• Can’t wake up easily in the morning.
  • Can’t remain alert and awake all day.

Establishing good sleep habits is imperative for the healthy development of children. The National Heart, Lung, Blood Institute offers the following tips for parents to help get their kids to bed:

  • Set a regular time for bed each night and stick to it.
  • Establish a relaxing bedtime routine, such as giving your child a warm bath or reading him or her a story.
  • Avoid giving children a big meal close to bedtime, and no caffeine within six hours of sleep.
  • Make after-dinner playtime relaxing; too much exercise close to bedtime can keep children awake.
  • Keep the noise level down and the bedroom dark. If some light is necessary, use a small nightlight.

Creating a Positive Environment for Your Child’s Emotional Development

Every child is a unique and special individual, but how he or she learns to react to life’s daily events is highly dependent on both what they observe in their environment and how they learn to understand and manage their own emotions. The following are suggestions to help promote positive developmental surroundings for your child:

Allow Your Child to Become Aware of Their Own Feelings


A good example is a child learning to take their first steps… They will inevitably take a few spills. If a parent panics and goes into a frenzy at every tumble, the child will learn to react to the fall like it’s a horrible thing, regardless of whether they got hurt or not. From here on out ANY fall is a bad fall. This learned behavior continues and creates a tearful outcome to every bump and bruise. A parent then faces a “Boy Who Cried Wolf” scenario… never really knowing if a child was hurt or not. A better parent reaction would be to allow the child to express whether or not they were hurt first and then respond accordingly. Now, the child has learned how they themselves felt about the fall and whether or not it merited a good cry.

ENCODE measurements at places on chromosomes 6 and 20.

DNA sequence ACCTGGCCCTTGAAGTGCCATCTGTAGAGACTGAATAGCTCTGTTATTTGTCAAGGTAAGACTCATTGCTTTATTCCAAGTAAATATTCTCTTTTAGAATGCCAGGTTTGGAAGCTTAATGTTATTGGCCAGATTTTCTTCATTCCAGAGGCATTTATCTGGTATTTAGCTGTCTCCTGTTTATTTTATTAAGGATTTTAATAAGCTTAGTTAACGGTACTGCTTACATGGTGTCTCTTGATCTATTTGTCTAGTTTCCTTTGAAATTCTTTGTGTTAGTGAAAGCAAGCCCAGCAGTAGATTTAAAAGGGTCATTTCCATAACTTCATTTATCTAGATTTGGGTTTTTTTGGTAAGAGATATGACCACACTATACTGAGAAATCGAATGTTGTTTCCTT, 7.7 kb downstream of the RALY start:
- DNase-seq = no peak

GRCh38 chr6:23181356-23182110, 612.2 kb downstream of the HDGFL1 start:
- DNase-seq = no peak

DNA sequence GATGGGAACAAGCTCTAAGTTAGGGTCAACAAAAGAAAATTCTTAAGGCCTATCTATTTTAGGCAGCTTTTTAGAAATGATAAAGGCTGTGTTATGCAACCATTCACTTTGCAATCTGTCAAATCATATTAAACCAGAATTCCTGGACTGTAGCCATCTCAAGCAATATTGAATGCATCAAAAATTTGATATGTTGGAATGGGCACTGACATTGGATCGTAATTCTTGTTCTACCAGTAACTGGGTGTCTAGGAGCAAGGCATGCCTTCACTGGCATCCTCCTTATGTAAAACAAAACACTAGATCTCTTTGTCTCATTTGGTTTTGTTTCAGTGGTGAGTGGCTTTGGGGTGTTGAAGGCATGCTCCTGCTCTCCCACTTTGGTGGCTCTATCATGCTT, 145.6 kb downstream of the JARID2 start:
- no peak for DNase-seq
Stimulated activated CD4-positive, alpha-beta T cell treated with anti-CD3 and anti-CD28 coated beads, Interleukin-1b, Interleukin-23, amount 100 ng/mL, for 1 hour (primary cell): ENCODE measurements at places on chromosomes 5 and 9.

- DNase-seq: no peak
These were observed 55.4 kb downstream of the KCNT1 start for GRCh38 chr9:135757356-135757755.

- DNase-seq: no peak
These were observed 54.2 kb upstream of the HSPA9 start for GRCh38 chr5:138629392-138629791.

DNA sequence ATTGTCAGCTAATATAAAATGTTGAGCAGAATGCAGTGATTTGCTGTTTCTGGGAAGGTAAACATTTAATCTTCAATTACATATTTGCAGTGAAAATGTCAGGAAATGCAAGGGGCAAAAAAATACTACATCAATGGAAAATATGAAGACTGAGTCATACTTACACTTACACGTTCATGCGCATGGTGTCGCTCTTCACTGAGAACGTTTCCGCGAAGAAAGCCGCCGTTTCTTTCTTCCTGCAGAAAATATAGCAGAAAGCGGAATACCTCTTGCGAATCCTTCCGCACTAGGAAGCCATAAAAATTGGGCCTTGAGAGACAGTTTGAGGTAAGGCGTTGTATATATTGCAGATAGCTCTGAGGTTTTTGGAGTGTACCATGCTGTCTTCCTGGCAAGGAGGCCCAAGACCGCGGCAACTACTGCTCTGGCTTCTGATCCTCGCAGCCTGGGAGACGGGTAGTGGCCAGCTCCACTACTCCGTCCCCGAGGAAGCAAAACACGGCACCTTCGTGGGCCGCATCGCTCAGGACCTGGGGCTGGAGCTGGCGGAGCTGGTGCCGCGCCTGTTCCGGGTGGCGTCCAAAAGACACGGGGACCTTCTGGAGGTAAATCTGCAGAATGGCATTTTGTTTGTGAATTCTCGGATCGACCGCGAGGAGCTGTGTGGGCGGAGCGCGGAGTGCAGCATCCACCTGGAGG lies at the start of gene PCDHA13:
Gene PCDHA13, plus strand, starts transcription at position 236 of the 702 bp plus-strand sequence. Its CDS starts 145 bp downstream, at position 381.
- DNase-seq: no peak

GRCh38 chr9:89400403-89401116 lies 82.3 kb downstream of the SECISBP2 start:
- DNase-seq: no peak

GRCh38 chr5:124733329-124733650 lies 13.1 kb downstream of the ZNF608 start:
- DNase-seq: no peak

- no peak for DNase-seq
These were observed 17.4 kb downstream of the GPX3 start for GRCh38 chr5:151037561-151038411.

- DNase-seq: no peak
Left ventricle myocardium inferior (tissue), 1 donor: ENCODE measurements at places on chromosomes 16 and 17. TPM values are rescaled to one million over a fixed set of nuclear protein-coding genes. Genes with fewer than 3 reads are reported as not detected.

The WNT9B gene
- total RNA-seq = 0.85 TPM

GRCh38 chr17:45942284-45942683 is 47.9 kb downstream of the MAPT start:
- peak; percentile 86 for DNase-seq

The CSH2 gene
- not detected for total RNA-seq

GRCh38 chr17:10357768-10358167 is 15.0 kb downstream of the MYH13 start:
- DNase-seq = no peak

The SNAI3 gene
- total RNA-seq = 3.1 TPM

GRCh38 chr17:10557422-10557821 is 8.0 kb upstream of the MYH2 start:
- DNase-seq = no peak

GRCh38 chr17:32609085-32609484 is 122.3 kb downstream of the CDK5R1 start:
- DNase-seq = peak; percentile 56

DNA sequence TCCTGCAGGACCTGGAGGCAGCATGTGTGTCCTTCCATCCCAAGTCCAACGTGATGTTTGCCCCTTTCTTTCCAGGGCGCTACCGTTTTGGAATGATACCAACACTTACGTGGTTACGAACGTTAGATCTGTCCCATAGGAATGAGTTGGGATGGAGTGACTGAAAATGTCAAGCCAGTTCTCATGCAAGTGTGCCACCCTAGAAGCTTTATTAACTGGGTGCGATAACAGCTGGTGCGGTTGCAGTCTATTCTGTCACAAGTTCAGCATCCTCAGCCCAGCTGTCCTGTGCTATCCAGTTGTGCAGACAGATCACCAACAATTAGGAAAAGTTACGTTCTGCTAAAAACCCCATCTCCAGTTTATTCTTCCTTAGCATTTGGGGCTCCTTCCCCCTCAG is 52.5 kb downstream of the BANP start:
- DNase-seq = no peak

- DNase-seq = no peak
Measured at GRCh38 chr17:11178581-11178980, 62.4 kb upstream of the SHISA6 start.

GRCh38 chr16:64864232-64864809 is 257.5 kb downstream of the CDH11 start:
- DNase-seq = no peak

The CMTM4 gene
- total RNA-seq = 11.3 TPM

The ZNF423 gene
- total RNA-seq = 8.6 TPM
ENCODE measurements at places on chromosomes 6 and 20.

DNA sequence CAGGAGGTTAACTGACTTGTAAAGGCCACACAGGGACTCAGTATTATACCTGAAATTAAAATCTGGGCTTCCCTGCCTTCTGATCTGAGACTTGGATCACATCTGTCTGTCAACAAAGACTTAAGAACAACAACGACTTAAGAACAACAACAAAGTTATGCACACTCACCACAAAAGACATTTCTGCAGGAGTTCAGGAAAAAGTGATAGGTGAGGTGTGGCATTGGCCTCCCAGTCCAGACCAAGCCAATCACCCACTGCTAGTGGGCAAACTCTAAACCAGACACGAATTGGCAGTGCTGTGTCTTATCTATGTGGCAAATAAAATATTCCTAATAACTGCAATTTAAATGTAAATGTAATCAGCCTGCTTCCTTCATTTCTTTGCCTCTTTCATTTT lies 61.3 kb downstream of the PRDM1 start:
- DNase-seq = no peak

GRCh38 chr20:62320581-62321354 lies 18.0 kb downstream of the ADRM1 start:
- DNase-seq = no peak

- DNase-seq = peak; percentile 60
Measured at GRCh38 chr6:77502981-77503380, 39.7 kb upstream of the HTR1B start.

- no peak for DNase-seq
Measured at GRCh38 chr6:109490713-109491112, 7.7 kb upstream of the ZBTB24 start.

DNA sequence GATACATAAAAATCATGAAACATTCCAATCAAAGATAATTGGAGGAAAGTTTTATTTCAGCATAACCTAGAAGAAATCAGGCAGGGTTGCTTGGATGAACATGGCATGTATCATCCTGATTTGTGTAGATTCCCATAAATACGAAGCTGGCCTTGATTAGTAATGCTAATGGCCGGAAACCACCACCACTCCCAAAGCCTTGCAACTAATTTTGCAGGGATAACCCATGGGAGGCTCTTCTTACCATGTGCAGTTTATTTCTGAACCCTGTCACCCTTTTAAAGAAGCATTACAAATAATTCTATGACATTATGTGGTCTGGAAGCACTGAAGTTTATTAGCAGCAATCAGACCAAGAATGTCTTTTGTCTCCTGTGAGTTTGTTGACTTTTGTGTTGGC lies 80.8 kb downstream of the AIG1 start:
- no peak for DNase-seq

As the child gets older and begins to have their own opinion, let them know that it’s perfectly fine to have tastes that are different than yours. For example, you can’t stand country music, but your five year old says they love it… you certainly don’t have to say you love it too, but you can tell them that it’s perfectly fine if they love it, and how great it is that they have their own opinion. Children seek endless approval from their parents. If approval’s only received when they agree with the parent’s opinion, they won’t be learning the valuable lesson of thinking for themselves later. Permitting a young child to express their personal tastes lays the foundation for teaching them to trust and acknowledge that their own opinion is just fine.

Be Aware of Your Own Issues and Don’t Pass Them On